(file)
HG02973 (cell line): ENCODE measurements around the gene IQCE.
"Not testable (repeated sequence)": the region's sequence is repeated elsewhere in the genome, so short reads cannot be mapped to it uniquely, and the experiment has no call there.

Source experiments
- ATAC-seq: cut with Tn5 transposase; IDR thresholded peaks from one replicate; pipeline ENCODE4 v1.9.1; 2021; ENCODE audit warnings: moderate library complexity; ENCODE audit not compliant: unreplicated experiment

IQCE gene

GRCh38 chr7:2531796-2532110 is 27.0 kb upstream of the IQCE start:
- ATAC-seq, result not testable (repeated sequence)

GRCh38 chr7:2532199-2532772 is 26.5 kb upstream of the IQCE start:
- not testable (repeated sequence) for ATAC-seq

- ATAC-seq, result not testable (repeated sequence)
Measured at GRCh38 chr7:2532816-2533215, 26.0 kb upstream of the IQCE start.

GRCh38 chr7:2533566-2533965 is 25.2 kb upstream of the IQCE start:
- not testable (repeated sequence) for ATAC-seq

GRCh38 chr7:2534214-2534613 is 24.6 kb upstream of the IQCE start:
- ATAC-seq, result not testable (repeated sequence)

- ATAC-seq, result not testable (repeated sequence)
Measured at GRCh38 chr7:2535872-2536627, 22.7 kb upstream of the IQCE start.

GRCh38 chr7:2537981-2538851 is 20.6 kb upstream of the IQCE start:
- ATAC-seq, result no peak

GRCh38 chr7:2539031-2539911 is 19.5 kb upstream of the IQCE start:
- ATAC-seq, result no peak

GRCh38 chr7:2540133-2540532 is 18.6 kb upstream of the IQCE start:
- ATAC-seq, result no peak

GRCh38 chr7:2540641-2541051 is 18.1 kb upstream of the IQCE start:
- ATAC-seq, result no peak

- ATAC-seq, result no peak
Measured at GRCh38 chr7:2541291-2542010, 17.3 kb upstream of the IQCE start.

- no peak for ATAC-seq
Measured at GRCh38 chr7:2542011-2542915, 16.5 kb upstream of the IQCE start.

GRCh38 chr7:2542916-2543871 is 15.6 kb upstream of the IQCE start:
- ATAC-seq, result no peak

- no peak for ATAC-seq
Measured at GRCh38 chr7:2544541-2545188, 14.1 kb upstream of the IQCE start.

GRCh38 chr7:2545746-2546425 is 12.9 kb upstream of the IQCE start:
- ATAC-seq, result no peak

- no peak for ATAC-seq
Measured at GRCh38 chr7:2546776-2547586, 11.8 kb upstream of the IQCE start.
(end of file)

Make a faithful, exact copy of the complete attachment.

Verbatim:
HG02973 (cell line): ENCODE measurements around the gene IQCE.
"Not testable (repeated sequence)": the region's sequence is repeated elsewhere in the genome, so short reads cannot be mapped to it uniquely, and the experiment has no call there.

Source experiments
- ATAC-seq: cut with Tn5 transposase; IDR thresholded peaks from one replicate; pipeline ENCODE4 v1.9.1; 2021; ENCODE audit warnings: moderate library complexity; ENCODE audit not compliant: unreplicated experiment

IQCE gene

GRCh38 chr7:2531796-2532110 is 27.0 kb upstream of the IQCE start:
- ATAC-seq, result not testable (repeated sequence)

GRCh38 chr7:2532199-2532772 is 26.5 kb upstream of the IQCE start:
- not testable (repeated sequence) for ATAC-seq

- ATAC-seq, result not testable (repeated sequence)
Measured at GRCh38 chr7:2532816-2533215, 26.0 kb upstream of the IQCE start.

GRCh38 chr7:2533566-2533965 is 25.2 kb upstream of the IQCE start:
- not testable (repeated sequence) for ATAC-seq

GRCh38 chr7:2534214-2534613 is 24.6 kb upstream of the IQCE start:
- ATAC-seq, result not testable (repeated sequence)

- ATAC-seq, result not testable (repeated sequence)
Measured at GRCh38 chr7:2535872-2536627, 22.7 kb upstream of the IQCE start.

GRCh38 chr7:2537981-2538851 is 20.6 kb upstream of the IQCE start:
- ATAC-seq, result no peak

GRCh38 chr7:2539031-2539911 is 19.5 kb upstream of the IQCE start:
- ATAC-seq, result no peak

GRCh38 chr7:2540133-2540532 is 18.6 kb upstream of the IQCE start:
- ATAC-seq, result no peak

GRCh38 chr7:2540641-2541051 is 18.1 kb upstream of the IQCE start:
- ATAC-seq, result no peak

- ATAC-seq, result no peak
Measured at GRCh38 chr7:2541291-2542010, 17.3 kb upstream of the IQCE start.

- no peak for ATAC-seq
Measured at GRCh38 chr7:2542011-2542915, 16.5 kb upstream of the IQCE start.

GRCh38 chr7:2542916-2543871 is 15.6 kb upstream of the IQCE start:
- ATAC-seq, result no peak

- no peak for ATAC-seq
Measured at GRCh38 chr7:2544541-2545188, 14.1 kb upstream of the IQCE start.

GRCh38 chr7:2545746-2546425 is 12.9 kb upstream of the IQCE start:
- ATAC-seq, result no peak

- no peak for ATAC-seq
Measured at GRCh38 chr7:2546776-2547586, 11.8 kb upstream of the IQCE start.